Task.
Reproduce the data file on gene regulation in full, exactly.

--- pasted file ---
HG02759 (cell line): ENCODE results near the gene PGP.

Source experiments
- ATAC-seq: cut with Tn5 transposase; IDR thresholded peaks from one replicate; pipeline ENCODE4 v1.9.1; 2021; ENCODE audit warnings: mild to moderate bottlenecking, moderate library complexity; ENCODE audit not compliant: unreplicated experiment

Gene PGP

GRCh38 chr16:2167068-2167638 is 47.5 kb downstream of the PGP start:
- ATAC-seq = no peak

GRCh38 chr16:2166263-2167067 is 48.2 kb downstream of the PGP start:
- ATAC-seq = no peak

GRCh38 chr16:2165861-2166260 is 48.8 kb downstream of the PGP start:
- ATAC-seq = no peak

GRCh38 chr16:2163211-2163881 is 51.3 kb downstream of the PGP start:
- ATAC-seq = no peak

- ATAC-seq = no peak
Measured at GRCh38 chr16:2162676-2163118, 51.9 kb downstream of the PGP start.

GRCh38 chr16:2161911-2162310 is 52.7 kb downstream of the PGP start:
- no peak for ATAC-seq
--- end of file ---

HG02759 (cell line): ENCODE results near the gene PGP.

Source experiments
- ATAC-seq: cut with Tn5 transposase; IDR thresholded peaks from one replicate; pipeline ENCODE4 v1.9.1; 2021; ENCODE audit warnings: mild to moderate bottlenecking, moderate library complexity; ENCODE audit not compliant: unreplicated experiment

Gene PGP

GRCh38 chr16:2167068-2167638 is 47.5 kb downstream of the PGP start:
- ATAC-seq = no peak

GRCh38 chr16:2166263-2167067 is 48.2 kb downstream of the PGP start:
- ATAC-seq = no peak

GRCh38 chr16:2165861-2166260 is 48.8 kb downstream of the PGP start:
- ATAC-seq = no peak

GRCh38 chr16:2163211-2163881 is 51.3 kb downstream of the PGP start:
- ATAC-seq = no peak

- ATAC-seq = no peak
Measured at GRCh38 chr16:2162676-2163118, 51.9 kb downstream of the PGP start.

GRCh38 chr16:2161911-2162310 is 52.7 kb downstream of the PGP start:
- no peak for ATAC-seq